Twenty-five years in an undesirable marriage
A moving testimony was given by Amparo, a resident from a town in Pinar del Río Province who was obligated to marry a man she didn’t love. She was a member of the Catholic Church, almost the right hand of the town’s parish priest. She had had “that feeling” for a long time, but it was repressed by her parents, who were much older and did not understand anything.
“They forced me to marry when they saw something different in me. In a rural community, everything is more complicated. I was married for 25 years, and I suffered a great deal. The only good thing from that time are my two children. Then came a person who made me realize my sexual orientation; we fell in love and I decided to break with everything.
“My parents had already died. I understood that this was the moment to give myself a chance. At what other time was I going to do it? I had waited long enough. I thought about myself for the first time in my life, and I acted. I was ostracized by the church, but I knew that would happen. I dropped out on my own, I stopped going to communion. I believe in God; God is love, and I think that if I feel love for a person, even though they are of my same sex, then God is still there.
“But that goes against the commandments of the church, and people put us down a lot. They say it’s not right if a woman loves another woman, and she feels sexual desire for her. I advise all people who have that type of feeling in their heart that they not hesitate for anybody. Life is yours and there’s only one. There’s no reason to waste it for the sake of being accepted, people will always talk. I worried about my children a great deal, but they are wonderful, they’re mine.
“No one can take away my being a mother, on the contrary. My older child is now 24, and he is very loving with my current partner, he very respectful. My daughter is 13 and is my best friend. They accept me because I’m their mom. Like I say, when there’s love everything flows. They love me as a mother, as a woman, as Amparo.
“The sexual relationship is something that’s yours; you don’t have to share it with anybody. It’s like when somebody prefers a certain flavor of ice cream; why would you take the flavor that somebody else wants? I suffered a lot when I made my decision; I broke a lot of chains, but my children supported me, as did my partner back then. I finally overcame it all, and today I’m a happy woman. At my job I’ve been accepted as a human being, and that’s the fundamental thing.”
Many Homosexuals Face Cruelness
The life of homosexual people in Cuba is not rose-colored; they have to face prejudices, dogma, labels, hate and machismo.
Raydel, a 40-year-old professional, talked about his experience as a person who is gay: “I went to eat with my partner and we were stopped up by the police more than five times in less than 15 minutes, each asking us for our IDs. They dealt with us badly, even though we were not in a gay place or dressed in women’s clothes. They looked at us as if we were robbers or murder suspects.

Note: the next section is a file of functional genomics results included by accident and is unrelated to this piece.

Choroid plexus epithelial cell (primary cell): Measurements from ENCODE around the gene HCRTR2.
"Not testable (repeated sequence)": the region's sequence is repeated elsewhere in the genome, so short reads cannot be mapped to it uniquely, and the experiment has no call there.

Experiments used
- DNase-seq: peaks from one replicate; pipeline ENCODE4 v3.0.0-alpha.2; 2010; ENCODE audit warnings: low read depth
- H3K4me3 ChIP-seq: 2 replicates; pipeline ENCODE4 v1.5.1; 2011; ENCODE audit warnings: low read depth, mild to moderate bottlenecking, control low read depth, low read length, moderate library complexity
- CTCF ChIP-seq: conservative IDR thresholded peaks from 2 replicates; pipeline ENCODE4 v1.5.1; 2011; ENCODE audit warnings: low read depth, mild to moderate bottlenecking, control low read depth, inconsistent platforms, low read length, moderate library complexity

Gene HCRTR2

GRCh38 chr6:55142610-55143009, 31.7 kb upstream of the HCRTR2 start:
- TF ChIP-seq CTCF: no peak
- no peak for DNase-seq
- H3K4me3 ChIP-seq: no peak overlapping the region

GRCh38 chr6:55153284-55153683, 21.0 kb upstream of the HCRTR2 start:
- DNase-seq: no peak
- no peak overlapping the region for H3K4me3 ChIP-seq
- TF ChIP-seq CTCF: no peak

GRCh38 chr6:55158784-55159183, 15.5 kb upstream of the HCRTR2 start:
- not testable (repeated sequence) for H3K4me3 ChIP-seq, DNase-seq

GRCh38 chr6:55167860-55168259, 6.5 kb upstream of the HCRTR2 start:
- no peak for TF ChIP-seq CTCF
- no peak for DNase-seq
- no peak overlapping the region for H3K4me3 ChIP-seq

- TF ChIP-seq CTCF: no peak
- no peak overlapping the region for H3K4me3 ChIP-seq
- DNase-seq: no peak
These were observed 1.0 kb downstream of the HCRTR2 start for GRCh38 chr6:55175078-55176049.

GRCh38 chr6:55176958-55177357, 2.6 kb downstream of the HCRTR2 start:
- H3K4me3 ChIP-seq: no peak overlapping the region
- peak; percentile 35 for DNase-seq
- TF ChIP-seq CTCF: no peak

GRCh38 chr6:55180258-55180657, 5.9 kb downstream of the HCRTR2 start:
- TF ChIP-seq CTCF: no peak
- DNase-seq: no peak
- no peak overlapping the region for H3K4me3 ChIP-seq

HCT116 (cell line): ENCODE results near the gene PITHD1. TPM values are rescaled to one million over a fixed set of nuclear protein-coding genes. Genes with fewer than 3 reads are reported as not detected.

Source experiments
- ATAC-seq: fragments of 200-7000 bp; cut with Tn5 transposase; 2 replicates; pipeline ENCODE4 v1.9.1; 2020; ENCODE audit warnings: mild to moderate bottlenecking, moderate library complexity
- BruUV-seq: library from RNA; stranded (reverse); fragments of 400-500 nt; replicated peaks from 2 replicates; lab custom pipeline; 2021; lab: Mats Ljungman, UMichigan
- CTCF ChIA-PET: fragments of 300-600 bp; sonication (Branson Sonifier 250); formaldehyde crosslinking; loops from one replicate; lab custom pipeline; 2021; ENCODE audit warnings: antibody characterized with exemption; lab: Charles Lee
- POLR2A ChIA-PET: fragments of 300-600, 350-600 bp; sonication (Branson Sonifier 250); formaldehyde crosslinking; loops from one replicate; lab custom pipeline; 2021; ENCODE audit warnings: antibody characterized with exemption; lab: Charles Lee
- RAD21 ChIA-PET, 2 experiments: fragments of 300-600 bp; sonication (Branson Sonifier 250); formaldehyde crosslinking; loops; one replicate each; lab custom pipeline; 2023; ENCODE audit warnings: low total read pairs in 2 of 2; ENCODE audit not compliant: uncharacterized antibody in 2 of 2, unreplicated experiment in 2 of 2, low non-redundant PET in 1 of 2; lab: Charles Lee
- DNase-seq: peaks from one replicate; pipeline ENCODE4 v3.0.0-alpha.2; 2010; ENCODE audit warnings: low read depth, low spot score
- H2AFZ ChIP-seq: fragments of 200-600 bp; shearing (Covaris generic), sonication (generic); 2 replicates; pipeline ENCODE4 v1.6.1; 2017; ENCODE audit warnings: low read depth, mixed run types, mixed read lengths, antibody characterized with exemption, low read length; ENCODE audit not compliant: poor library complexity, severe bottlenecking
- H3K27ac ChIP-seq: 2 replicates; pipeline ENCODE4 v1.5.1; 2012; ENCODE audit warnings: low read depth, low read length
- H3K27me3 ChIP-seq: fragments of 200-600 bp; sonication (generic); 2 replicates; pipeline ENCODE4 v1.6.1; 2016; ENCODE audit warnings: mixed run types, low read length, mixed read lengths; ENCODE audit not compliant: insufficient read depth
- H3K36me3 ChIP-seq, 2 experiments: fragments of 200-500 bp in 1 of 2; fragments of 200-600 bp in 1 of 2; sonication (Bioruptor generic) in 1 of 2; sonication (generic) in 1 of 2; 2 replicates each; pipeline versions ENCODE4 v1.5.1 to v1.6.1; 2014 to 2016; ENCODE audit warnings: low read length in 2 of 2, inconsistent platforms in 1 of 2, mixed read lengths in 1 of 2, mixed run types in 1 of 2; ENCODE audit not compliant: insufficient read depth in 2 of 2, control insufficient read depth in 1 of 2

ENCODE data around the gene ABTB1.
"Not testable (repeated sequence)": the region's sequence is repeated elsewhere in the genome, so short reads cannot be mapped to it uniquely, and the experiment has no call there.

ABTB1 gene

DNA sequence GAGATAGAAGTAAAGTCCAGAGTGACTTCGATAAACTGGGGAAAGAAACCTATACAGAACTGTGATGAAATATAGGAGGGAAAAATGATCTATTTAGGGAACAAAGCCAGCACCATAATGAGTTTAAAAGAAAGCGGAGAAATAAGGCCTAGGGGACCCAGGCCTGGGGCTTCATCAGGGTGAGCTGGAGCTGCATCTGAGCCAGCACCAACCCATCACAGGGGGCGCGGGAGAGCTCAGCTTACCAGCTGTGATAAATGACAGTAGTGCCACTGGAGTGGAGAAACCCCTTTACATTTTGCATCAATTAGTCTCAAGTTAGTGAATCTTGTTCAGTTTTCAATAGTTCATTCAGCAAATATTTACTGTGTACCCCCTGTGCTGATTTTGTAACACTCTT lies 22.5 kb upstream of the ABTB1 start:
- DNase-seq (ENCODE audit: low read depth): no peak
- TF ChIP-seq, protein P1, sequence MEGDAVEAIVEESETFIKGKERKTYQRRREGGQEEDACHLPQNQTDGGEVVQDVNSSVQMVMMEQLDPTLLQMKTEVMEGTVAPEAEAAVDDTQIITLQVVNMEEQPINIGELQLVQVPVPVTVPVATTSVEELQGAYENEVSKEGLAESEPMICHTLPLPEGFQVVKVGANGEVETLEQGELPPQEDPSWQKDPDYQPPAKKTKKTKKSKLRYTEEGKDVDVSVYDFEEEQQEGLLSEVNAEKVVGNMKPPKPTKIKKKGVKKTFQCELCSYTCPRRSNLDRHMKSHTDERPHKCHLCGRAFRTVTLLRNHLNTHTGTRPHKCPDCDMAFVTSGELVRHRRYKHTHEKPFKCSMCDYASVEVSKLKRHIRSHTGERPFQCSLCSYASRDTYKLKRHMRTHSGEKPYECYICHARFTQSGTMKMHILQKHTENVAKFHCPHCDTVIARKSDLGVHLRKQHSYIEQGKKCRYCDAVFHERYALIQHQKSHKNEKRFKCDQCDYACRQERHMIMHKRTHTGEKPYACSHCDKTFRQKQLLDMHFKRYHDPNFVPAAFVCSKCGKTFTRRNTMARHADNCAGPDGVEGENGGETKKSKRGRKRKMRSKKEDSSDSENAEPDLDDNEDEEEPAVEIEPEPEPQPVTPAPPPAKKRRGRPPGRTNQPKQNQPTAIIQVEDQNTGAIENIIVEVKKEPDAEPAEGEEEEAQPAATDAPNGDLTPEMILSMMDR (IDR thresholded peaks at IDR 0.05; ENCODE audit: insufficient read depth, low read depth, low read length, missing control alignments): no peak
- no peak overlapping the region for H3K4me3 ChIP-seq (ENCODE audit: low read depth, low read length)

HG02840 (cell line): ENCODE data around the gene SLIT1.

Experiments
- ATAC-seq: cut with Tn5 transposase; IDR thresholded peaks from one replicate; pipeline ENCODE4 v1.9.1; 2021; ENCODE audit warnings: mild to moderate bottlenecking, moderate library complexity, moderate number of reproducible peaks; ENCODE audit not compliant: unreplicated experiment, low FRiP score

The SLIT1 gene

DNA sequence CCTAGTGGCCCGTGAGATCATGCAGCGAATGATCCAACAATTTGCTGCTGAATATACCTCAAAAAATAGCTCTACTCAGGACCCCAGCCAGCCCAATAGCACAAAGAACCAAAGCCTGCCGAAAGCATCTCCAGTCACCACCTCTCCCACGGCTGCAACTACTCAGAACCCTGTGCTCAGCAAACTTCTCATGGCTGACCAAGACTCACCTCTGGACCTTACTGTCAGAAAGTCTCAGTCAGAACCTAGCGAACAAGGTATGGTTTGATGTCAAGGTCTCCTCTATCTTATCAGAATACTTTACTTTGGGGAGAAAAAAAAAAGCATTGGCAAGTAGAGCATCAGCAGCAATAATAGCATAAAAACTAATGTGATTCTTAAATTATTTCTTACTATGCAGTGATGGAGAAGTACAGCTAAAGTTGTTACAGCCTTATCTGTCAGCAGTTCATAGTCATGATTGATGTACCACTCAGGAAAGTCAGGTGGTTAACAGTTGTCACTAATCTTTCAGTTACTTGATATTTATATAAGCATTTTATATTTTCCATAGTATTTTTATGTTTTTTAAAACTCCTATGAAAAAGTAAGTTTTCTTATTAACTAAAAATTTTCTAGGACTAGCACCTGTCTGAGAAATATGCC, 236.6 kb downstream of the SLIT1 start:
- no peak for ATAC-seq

“Bad behavior exists among all social groups. Once I was held an entire night for riding on a bike with my partner. And then when you’re in jail they’ll accuse you of anything; they can say that you were in a park naked having sex openly with another person, or they’ll say that there is a law against you, against male prostitution. It’s your word against theirs. The police of the Ministry of the Interior do not wear badges, so you can’t identify them or accuse them. Without proof, you can’t do anything. When they want to, they can destroy you and screw up your life.”
Injustice Goes Unanswered
This information doesn’t come out in the press; there is no coverage about the injustices committed. It is difficult to sensitize a population that doesn’t know that these persons suffer or what they must endure. Gays are often rounded up; the truck arrives and takes them away even though they have not done anything. These are only stories that circulate by word of mouth and don’t make it to higher-ups, to people who could do something to improve the situation.
Homophobia among police, soldiers and officials is a thorny issue. Groups like Cenesex have been trying to sensitize them but it’s a difficult slow process. There is no stipulation in Cuban law against someone dressing in the clothes of another sex, nor is it illegal to express one’s homosexual orientation openly, the 1997 criminal code modified a previous article. What the police do stems from their own prejudices, from their macho perceptions that have failed to change.
In the ongoing campaign “Diversity is Natural,” focus is being placed on university students, those who will one day be able to change the thinking of society. The drive is also appealing to the family as the fundamental base for the creation of values, feelings, and principles among the next generation.
According to Mariela Castro, “An effort is being made from the grassroots. You cannot go directly to the army and impose measures on those who are not prepared. If through educational campaigns it is possible to influence the family, subsequently soldiers, officials, and police officers who are a part of Cuban life will also change, and they themselves will introduce transformations in military institutions.”
To affect change we must continue working for people’s mutual respect in all spaces. We must work for harmony between people, and especially not forget that there are human beings who discriminate and are discriminated against, those that humiliate and those humiliated. There are people who accept or don’t accept their neighbor. Homophobia is a wrong that can be eradicated, although it will take time, tenacity and persistence.
It is a complicated matter, but not impossible.